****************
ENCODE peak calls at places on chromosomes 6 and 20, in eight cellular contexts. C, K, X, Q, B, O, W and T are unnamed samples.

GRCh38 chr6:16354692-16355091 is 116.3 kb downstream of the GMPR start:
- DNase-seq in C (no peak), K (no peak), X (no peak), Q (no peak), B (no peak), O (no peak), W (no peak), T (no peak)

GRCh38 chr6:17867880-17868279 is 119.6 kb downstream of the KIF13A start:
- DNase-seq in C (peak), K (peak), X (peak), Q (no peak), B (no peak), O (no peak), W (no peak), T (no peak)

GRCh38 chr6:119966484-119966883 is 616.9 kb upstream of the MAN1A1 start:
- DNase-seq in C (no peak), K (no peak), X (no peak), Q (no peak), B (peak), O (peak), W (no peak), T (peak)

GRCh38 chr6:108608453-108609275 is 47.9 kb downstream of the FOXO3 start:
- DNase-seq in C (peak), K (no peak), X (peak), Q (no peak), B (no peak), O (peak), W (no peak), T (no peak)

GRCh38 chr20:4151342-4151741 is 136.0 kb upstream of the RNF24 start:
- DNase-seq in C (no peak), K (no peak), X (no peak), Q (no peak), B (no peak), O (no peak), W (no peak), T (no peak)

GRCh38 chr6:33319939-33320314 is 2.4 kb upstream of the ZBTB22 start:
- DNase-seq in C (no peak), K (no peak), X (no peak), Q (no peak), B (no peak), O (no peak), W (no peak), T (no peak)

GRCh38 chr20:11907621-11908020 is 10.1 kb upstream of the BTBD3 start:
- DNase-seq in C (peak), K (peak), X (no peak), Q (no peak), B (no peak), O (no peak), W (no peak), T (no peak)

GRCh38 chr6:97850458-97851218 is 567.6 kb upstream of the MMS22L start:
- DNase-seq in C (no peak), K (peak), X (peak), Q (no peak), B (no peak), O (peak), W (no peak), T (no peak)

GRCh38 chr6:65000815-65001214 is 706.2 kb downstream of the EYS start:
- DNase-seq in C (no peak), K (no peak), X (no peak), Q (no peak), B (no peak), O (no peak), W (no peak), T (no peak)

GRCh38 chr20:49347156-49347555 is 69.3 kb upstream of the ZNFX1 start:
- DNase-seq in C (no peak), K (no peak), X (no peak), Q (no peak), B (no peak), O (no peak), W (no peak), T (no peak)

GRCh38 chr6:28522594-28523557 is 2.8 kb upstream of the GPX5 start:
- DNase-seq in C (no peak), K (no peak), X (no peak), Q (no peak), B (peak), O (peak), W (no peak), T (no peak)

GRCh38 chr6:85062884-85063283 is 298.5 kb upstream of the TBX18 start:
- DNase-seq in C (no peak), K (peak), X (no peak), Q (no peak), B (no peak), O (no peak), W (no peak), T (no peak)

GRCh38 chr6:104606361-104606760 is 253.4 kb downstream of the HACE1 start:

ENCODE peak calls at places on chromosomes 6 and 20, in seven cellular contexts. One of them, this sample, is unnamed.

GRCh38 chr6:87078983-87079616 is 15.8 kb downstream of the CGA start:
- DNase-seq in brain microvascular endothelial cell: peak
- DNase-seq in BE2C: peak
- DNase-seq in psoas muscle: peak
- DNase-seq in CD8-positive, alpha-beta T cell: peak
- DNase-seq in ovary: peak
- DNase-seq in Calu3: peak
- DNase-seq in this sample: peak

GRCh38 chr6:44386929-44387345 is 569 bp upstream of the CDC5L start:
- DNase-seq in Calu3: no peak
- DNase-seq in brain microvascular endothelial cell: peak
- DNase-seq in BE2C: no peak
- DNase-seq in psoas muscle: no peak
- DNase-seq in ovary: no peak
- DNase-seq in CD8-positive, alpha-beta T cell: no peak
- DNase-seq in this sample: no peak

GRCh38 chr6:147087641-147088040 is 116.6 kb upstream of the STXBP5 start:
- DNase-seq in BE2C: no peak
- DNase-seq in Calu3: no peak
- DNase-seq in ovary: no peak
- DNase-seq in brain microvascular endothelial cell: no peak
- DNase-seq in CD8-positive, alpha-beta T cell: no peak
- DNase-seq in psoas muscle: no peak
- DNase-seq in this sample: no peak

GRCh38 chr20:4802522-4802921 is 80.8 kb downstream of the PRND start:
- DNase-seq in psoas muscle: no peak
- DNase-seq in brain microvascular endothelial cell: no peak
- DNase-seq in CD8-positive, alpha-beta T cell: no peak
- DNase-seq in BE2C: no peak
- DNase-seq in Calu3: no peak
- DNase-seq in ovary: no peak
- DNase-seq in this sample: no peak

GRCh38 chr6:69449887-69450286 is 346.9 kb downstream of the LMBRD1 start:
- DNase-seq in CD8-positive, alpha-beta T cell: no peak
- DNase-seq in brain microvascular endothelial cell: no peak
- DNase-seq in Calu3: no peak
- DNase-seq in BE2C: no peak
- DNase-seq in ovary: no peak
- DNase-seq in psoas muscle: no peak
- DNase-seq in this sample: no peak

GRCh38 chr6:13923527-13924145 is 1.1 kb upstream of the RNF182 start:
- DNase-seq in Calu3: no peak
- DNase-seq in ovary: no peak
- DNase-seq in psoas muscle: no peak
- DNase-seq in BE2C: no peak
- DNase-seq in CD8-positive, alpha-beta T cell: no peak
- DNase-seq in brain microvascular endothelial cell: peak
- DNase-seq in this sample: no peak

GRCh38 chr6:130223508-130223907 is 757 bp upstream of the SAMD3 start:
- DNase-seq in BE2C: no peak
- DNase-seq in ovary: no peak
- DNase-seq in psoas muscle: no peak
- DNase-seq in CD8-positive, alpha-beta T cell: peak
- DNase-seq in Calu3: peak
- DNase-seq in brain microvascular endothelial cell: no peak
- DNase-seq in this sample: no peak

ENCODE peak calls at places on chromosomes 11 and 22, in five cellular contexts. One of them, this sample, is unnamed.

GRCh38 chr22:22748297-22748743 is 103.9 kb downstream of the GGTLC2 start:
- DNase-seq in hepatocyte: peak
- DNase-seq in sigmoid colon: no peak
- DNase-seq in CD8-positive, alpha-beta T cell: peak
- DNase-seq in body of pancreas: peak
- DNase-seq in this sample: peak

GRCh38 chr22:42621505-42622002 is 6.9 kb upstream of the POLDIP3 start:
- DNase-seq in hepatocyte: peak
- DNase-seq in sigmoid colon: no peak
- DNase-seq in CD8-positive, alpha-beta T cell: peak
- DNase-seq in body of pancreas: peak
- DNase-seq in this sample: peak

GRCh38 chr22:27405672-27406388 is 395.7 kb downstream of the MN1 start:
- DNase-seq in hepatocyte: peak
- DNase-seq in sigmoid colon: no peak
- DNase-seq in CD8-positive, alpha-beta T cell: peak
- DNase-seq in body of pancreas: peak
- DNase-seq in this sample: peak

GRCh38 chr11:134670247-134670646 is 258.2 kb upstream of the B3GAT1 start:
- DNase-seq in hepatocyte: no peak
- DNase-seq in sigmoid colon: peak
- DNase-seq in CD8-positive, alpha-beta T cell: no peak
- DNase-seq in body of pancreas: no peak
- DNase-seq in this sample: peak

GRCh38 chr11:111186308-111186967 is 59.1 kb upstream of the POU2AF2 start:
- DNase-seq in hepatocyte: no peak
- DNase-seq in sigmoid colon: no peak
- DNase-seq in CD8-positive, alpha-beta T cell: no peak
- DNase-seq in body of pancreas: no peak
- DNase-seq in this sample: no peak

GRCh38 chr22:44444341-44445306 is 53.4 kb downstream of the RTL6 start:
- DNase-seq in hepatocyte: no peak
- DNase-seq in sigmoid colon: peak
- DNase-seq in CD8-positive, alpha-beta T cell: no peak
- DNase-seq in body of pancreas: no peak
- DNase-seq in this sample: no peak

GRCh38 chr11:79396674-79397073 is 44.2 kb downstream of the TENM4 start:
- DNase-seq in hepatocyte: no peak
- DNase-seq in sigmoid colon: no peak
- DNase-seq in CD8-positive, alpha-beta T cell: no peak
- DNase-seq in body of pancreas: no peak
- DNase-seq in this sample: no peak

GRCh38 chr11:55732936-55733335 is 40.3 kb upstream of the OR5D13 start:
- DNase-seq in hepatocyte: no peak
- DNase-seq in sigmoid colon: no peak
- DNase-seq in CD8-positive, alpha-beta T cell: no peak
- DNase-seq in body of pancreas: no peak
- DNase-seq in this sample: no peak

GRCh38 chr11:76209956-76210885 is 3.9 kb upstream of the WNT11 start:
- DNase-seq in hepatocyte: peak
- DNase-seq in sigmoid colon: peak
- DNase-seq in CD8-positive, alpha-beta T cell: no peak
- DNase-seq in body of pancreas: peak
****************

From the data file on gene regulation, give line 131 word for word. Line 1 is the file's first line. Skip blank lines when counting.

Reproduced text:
- DNase-seq in body of pancreas: no peak